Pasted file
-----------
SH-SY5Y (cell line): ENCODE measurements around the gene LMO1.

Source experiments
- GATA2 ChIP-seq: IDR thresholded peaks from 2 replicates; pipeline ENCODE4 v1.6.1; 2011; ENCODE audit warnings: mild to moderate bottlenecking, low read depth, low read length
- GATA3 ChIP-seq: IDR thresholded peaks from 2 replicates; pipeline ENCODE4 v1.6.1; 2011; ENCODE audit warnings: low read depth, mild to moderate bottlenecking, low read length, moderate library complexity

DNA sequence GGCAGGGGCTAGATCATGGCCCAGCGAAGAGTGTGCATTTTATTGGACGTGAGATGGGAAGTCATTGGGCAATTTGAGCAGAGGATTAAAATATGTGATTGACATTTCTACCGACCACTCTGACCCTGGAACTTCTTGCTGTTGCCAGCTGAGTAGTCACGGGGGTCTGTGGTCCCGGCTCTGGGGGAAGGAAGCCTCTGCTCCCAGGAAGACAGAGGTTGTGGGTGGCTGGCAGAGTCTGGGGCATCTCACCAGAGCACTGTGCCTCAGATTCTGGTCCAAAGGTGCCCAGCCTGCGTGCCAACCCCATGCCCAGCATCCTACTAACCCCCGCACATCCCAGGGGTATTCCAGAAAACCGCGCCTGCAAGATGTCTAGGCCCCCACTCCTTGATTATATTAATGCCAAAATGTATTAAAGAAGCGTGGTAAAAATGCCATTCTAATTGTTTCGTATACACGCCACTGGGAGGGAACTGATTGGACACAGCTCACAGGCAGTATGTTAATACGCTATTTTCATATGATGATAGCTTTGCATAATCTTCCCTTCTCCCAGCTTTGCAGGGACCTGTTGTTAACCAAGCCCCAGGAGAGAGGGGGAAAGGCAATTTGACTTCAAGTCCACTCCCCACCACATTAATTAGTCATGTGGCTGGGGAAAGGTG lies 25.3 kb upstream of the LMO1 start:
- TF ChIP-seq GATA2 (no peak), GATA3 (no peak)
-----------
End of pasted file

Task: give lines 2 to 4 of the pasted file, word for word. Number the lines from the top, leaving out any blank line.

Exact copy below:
Source experiments
- GATA2 ChIP-seq: IDR thresholded peaks from 2 replicates; pipeline ENCODE4 v1.6.1; 2011; ENCODE audit warnings: mild to moderate bottlenecking, low read depth, low read length
- GATA3 ChIP-seq: IDR thresholded peaks from 2 replicates; pipeline ENCODE4 v1.6.1; 2011; ENCODE audit warnings: low read depth, mild to moderate bottlenecking, low read length, moderate library complexity